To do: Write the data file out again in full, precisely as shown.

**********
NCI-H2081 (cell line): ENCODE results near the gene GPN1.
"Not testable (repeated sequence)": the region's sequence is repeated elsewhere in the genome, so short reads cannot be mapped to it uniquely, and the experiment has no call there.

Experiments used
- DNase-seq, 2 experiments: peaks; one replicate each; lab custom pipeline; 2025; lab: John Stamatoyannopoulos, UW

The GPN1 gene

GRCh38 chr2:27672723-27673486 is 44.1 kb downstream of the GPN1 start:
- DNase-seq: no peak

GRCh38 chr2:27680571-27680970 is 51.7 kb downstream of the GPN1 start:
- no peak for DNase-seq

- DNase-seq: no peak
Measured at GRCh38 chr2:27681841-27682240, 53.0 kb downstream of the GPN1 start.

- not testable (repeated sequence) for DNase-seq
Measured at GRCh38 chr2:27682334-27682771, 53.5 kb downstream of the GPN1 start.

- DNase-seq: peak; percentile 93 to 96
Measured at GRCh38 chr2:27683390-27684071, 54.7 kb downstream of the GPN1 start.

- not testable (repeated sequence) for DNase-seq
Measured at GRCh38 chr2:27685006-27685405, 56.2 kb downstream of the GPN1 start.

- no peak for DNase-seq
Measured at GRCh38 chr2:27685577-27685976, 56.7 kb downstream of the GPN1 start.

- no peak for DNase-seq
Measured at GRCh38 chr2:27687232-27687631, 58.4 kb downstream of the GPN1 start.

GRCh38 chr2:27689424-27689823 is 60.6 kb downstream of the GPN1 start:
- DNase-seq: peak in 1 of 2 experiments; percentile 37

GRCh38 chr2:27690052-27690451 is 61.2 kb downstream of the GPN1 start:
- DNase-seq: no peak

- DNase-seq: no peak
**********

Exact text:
NCI-H2081 (cell line): ENCODE results near the gene GPN1.
"Not testable (repeated sequence)": the region's sequence is repeated elsewhere in the genome, so short reads cannot be mapped to it uniquely, and the experiment has no call there.

Experiments used
- DNase-seq, 2 experiments: peaks; one replicate each; lab custom pipeline; 2025; lab: John Stamatoyannopoulos, UW

The GPN1 gene

GRCh38 chr2:27672723-27673486 is 44.1 kb downstream of the GPN1 start:
- DNase-seq: no peak

GRCh38 chr2:27680571-27680970 is 51.7 kb downstream of the GPN1 start:
- no peak for DNase-seq

- DNase-seq: no peak
Measured at GRCh38 chr2:27681841-27682240, 53.0 kb downstream of the GPN1 start.

- not testable (repeated sequence) for DNase-seq
Measured at GRCh38 chr2:27682334-27682771, 53.5 kb downstream of the GPN1 start.

- DNase-seq: peak; percentile 93 to 96
Measured at GRCh38 chr2:27683390-27684071, 54.7 kb downstream of the GPN1 start.

- not testable (repeated sequence) for DNase-seq
Measured at GRCh38 chr2:27685006-27685405, 56.2 kb downstream of the GPN1 start.

- no peak for DNase-seq
Measured at GRCh38 chr2:27685577-27685976, 56.7 kb downstream of the GPN1 start.

- no peak for DNase-seq
Measured at GRCh38 chr2:27687232-27687631, 58.4 kb downstream of the GPN1 start.

GRCh38 chr2:27689424-27689823 is 60.6 kb downstream of the GPN1 start:
- DNase-seq: peak in 1 of 2 experiments; percentile 37

GRCh38 chr2:27690052-27690451 is 61.2 kb downstream of the GPN1 start:
- DNase-seq: no peak

- DNase-seq: no peak